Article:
- Ecological-Evolutionary Theory: Principles and Applications
Pursuing general principles at the broadest scale of societal comparison provides the most ambitious stage on which seekers of a socio-logic of history confront historical particularism. In Ecological-Evolutionary Theory, eminent-emeritus sociologist Gerhard Lenski provides a lucid capstone statement of his own distinguished efforts to draw lessons from features and fates of human societies past and present, large and small. The scope of what Lenski means to address using ecological-evolutionary theory (hereafter EET) can be seen from the four applications provided in the second half of the book: "The Origins and Early Development of Ancient Israel," "The Rise of the West," "Trajectories of Development among Societies," and the failures of "Marxist Societies." While some historians undoubtedly will be distressed to see each of these topics dispatched in about 20 pages, Lenski's endeavor is to understand the patterns visible from exactly such a high-altitude view, and he offers compelling arguments that a larger and explicable structural storyline really does exist in each case.
Indeed, the brevity of the applications belies Lenski's view that a major contribution of EET is that it actually offers a more complicated and nuanced view of society than other theories with similar ambitions. At one point, Lenski presents a very incisive table that compares EET to  other theories in terms of the attention given to six "determinants of social system characteristics (ideologies)." (p. 128) In other words, everything competitors postulate as being important for understanding societal composition and change EET also regards as important – if not always as important – while arguments against particular competitors often turn on their inattention to something EET emphasizes.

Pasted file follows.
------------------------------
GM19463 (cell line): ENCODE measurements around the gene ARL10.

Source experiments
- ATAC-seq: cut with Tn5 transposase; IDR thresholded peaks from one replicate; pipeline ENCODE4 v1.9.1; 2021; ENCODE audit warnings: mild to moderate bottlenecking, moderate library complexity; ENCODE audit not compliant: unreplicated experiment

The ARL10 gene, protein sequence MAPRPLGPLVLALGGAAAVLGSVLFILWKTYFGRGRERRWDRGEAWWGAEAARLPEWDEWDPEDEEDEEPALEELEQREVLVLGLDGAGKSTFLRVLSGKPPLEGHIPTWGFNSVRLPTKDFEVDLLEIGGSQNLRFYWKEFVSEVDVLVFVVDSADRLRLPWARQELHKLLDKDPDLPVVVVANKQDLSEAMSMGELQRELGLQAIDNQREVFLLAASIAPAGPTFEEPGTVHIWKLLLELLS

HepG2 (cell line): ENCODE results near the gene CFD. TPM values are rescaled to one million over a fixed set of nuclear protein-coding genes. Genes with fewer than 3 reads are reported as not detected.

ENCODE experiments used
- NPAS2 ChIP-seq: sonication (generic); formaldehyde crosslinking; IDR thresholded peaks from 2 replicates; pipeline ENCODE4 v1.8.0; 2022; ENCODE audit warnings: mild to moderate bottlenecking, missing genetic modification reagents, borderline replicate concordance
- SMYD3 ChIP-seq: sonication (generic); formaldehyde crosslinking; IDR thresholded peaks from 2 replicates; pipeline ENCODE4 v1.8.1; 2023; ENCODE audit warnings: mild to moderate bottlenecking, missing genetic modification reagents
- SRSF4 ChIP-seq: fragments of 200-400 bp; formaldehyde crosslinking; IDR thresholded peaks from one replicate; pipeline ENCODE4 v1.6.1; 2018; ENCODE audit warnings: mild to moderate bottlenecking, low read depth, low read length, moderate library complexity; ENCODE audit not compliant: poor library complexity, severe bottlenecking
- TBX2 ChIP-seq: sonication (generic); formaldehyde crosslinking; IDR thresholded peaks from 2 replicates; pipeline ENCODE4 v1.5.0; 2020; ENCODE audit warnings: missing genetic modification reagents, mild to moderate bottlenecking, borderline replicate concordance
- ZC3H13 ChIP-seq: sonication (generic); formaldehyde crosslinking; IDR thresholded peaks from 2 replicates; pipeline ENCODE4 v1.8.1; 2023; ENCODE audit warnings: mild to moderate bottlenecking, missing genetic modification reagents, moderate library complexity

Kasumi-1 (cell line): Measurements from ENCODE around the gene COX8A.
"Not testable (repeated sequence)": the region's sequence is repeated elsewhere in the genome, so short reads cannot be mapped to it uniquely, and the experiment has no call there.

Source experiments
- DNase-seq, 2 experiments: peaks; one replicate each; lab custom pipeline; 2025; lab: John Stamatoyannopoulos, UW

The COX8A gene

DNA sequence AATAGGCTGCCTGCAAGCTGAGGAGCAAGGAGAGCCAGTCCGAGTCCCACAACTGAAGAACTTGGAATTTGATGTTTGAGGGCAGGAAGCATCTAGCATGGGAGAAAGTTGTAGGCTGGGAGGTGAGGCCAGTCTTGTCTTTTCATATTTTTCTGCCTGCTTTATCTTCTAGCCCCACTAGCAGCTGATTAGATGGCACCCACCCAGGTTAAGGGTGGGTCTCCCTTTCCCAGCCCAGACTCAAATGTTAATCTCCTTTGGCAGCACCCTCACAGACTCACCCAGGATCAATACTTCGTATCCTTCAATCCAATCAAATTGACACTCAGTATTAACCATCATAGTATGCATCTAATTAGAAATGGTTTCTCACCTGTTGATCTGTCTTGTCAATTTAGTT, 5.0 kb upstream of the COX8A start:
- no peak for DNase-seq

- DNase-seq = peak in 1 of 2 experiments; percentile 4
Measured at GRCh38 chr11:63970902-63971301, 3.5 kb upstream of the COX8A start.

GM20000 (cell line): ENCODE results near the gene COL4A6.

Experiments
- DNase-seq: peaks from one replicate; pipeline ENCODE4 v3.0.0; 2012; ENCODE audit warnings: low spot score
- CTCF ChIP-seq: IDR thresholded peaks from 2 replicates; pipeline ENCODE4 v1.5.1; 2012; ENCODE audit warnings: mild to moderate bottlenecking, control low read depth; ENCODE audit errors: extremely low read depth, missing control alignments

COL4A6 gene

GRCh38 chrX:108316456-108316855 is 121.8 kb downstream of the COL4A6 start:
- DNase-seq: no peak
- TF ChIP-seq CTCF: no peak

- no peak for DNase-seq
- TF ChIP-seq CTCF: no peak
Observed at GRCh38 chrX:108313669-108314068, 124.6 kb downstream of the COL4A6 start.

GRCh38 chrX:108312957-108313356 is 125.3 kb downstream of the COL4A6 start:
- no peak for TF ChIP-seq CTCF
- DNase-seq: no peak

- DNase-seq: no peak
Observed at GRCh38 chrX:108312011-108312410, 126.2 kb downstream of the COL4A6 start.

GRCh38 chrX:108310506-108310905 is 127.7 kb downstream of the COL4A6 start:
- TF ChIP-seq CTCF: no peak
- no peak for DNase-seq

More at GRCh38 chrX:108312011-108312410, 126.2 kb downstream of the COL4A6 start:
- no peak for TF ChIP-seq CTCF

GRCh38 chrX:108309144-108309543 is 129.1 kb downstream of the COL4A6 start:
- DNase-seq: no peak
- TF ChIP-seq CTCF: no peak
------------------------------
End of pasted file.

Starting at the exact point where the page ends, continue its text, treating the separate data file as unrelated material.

EET seems pitched most against those who would give ideas, culture or social organization too much autonomous credit in the determination of history, emphasizing instead the continual exertion of material constraints on societal possibility. Human societies are constrained first by the behavioral dispositions encoded in our genes, then by the available resources in society's physical environments, and finally by the technologies available to extract resources. Genetic constraints are used to explain what humans can do given environmental and technological constraints. Environmental features are invoked to explain differences across societies with similar technological sophistication, while technological change carries the main explanatory weight for explaining social change. Although not a technological determinist, Lenski is an enthusiastic proponent of the centrality of technology for understanding social change. His outline of promising directions for future research is mostly preoccupied with expanding appreciation of the influence of technology, especially in such seemingly idea-centered domains as religion and the arts.
As technology opens up possibilities for social change, human nature is depicted largely as providing inviolable counterweights that keep societal history in check. Sociology's pathological history of histrionic, credibility-torching resistance to even relatively mild invocations of "biology" makes any serious acknowledgment of its importance welcome. Still, arguing that human nature is a necessary part of theories of human society goes nowhere by itself, and the real theoretical work is in articulating a conceptualization of human nature that is both biologically and psychologically accurate and theoretically fecund. Here, Lenski's discussion of human nature is disappointing and devolves mostly into vague axioms: "human action is governed by emotions as well as reason" and "humans economize most of the [End Page 1843] time." (p. 48) Proponents of EET might be better served by closely considering the ideas about the co-evolution of human psychology and society presented in Boyd and Richerson's Not by Genes Alone, which seems otherwise quite resonant with Lenski's thought.
Like many others, Lenski proffers the failures of Marxist societies as the chief cautionary tale about the disciplining of idealistic visions by human nature. Whatever its merits, the cogency of the example is likely less for those younger social scientists who have trouble understanding exactly how so much of the academy took the more utopic flights of Marxism so seriously anyway. Indeed, a larger problem with Lenski's legacy may well be that the world has shifted...